IMAGES ARE PROVIDED BY Pacific Biosciences ON AN "AS-IS" BASIS. Pacific Biosciences DISCLAIMS ALL REPRESENTATIONS AND WARRANTIES, EXPRESS, IMPLIED OR STATUTORY, INCLUDING, BUT NOT LIMITED TO, NON-INFRINGEMENT, OWNERSHIP, MERCHANTABILITY AND FITNESS FOR A PARTICULAR PURPOSE. IN NO EVENT SHALL Pacific Biosciences BE LIABLE FOR ANY DIRECT, INDIRECT, INCIDENTAL, PUNITIVE, OR CONSEQUENTIAL DAMAGES OF ANY KIND WHATSOEVER WITH RESPECT TO THE IMAGES.

You agree that Pacific Biosciences may terminate your access to and use of the images located on the PacificBiosciences.com website at any time and without prior notice, if it considers you to have violated any of the terms of this Image Use Agreement. You agree to indemnify, defend and hold harmless Pacific Biosciences, its officers, directors, employees, agents, licensors, suppliers and any third party information providers to the Site from and against all losses, expenses, damages and costs, including reasonable attorneys' fees, resulting from any violation by you of the terms of this Image Use Agreement or Pacific Biosciences' termination of your access to or use of the Site. Termination will not affect Pacific Biosciences' rights or your obligations which accrued before the termination.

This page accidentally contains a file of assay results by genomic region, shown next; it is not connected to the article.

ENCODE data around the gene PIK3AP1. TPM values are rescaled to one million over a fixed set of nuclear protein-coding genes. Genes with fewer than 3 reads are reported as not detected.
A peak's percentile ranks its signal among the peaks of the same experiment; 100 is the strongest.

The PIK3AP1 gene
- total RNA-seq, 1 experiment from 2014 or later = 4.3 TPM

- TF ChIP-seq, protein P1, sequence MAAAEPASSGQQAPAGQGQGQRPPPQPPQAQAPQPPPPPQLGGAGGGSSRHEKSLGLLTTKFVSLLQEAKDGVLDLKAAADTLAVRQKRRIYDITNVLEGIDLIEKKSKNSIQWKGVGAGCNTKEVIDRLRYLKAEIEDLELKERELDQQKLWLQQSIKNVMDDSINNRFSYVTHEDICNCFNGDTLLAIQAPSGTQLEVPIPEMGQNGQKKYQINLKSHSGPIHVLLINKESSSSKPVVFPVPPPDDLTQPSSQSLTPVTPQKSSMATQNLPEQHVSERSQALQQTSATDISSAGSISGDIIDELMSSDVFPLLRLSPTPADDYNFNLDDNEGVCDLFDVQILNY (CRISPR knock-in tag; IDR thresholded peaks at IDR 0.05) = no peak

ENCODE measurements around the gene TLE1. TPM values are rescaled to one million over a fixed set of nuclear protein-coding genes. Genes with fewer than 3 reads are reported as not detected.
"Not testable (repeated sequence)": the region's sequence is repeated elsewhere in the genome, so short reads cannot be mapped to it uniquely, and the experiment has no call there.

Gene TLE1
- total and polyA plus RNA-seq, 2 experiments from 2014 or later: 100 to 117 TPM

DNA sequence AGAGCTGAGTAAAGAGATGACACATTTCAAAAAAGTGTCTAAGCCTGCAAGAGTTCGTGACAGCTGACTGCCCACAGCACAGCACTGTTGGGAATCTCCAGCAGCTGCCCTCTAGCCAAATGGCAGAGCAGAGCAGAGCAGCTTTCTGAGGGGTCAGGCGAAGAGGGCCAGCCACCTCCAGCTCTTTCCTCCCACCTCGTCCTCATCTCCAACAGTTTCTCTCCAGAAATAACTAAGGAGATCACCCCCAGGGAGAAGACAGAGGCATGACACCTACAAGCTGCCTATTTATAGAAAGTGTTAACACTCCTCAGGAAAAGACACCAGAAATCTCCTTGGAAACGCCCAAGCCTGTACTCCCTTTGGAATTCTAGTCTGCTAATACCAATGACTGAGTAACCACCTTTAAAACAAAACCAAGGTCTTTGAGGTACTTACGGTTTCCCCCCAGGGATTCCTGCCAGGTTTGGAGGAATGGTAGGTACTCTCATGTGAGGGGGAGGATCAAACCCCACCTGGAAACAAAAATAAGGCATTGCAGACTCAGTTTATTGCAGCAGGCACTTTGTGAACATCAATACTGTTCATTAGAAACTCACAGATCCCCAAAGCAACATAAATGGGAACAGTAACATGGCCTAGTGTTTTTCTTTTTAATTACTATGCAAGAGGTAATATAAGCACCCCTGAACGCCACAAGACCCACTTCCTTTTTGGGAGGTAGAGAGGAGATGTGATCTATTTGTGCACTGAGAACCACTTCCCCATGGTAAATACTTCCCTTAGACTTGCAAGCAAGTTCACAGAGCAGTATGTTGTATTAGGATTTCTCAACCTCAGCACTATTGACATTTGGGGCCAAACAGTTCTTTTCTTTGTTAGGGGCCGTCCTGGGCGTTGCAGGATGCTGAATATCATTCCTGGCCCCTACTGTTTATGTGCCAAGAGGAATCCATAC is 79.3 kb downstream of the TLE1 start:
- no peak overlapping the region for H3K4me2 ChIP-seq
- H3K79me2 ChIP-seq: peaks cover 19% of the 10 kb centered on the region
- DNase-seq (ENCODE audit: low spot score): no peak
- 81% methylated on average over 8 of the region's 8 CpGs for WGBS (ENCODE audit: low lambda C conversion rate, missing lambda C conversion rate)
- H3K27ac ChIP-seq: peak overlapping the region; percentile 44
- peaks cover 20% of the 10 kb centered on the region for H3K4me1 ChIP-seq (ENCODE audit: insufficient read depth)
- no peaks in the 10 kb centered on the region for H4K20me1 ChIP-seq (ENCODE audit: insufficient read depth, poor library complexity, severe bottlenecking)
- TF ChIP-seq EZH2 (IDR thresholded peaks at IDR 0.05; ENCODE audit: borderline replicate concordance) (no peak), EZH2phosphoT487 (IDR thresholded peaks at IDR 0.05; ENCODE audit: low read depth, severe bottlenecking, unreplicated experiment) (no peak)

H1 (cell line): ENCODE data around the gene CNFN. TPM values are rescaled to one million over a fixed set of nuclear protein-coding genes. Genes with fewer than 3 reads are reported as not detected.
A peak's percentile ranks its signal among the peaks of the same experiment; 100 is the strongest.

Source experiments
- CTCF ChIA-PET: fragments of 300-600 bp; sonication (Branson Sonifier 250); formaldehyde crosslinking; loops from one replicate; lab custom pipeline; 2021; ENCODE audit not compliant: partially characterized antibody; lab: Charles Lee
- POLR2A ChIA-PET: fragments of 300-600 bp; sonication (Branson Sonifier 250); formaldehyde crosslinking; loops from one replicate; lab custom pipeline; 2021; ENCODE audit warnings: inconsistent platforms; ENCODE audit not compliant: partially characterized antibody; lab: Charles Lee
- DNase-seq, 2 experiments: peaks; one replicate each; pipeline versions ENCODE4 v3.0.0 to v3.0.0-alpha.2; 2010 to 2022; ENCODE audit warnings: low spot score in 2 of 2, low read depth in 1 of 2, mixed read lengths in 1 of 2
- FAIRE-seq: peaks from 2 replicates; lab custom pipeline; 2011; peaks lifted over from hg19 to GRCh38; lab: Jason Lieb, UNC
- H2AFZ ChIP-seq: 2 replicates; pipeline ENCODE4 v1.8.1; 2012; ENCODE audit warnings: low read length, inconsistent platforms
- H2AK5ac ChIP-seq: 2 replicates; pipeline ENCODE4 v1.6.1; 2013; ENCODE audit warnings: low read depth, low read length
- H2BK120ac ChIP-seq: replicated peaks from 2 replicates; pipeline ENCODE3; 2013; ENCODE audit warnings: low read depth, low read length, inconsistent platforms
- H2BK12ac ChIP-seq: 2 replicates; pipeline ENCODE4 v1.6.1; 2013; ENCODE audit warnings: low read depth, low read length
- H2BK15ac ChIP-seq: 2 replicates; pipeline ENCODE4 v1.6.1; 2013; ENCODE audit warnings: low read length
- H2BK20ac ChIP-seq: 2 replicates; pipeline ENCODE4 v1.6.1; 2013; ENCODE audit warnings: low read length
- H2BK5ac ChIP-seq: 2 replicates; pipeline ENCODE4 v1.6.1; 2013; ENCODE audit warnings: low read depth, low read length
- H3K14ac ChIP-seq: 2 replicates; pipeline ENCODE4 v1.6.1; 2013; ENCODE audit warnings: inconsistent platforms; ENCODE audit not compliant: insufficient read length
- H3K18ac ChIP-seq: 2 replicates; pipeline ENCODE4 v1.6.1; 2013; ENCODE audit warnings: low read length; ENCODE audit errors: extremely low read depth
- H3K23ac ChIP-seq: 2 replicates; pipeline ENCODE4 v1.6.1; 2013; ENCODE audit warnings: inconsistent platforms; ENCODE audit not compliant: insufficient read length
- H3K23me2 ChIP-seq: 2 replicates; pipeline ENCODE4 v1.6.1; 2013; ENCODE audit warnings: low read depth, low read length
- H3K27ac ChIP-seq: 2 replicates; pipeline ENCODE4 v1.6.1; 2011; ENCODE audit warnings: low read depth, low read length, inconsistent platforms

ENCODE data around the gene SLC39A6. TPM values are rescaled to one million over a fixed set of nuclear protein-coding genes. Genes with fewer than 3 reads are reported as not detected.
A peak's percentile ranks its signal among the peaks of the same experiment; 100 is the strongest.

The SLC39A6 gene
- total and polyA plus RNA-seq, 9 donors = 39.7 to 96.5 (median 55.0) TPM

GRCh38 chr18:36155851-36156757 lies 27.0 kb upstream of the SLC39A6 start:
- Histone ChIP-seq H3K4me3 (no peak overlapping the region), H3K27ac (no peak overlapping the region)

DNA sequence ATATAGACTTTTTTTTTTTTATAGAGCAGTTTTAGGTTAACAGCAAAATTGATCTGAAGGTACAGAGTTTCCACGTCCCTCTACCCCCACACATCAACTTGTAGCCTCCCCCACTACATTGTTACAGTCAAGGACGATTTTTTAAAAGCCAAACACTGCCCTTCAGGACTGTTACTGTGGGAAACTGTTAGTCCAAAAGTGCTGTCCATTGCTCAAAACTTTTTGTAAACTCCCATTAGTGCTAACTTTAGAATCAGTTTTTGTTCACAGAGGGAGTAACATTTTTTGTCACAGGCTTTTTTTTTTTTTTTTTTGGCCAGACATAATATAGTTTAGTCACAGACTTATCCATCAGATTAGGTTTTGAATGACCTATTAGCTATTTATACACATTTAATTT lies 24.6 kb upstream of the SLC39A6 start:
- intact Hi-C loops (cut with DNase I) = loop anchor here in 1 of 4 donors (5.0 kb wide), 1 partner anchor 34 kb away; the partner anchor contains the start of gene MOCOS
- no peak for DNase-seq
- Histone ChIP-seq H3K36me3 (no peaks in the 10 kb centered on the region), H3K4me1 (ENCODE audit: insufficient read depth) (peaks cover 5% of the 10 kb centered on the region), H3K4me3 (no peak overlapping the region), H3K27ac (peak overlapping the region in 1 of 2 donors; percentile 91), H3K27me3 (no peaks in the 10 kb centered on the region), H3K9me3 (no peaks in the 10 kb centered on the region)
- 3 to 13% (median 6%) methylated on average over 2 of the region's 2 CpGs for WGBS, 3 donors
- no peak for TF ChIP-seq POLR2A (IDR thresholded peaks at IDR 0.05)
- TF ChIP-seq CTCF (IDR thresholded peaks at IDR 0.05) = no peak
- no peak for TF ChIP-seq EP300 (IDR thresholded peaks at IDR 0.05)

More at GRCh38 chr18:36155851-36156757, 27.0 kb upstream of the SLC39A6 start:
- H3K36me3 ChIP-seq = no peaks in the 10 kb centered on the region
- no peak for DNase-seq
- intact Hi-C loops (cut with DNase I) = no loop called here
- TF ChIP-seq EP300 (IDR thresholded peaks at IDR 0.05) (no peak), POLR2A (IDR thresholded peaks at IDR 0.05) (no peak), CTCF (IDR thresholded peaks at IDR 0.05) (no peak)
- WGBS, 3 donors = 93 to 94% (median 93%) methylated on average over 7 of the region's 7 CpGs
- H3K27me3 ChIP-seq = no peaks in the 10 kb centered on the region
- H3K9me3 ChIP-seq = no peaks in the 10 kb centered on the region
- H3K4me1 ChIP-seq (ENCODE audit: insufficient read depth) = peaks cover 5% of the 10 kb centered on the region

I have read and understand, and agree to, the Image Usage Agreement.

I disagree and would like to return to the Pacific Biosciences home page.

Pacific Biosciences
Contact:

Guest Blog: Rich Roberts Urges Scientists to ‘Think Methylation’ in Microbial Sequencing

Wednesday, October 21, 2015

Richard-Roberts-croppedRichard Roberts, Nobel Laureate and Chief Scientific Officer of New England Biolabs, offers his thoughts on the utility of methylation data for understanding prokaryotes. In his words:

“Please run SMRT Analysis to detect methylation in your prokaryotic PacBio data.

Most bacteria and archaea encode DNA methylases, many of which are known components of restriction-modification systems. Usually, these are quite specific in terms of the sequences they recognize; the restriction component becomes a key defense mechanism preventing phages, plasmids, and other DNA elements from infecting the cell.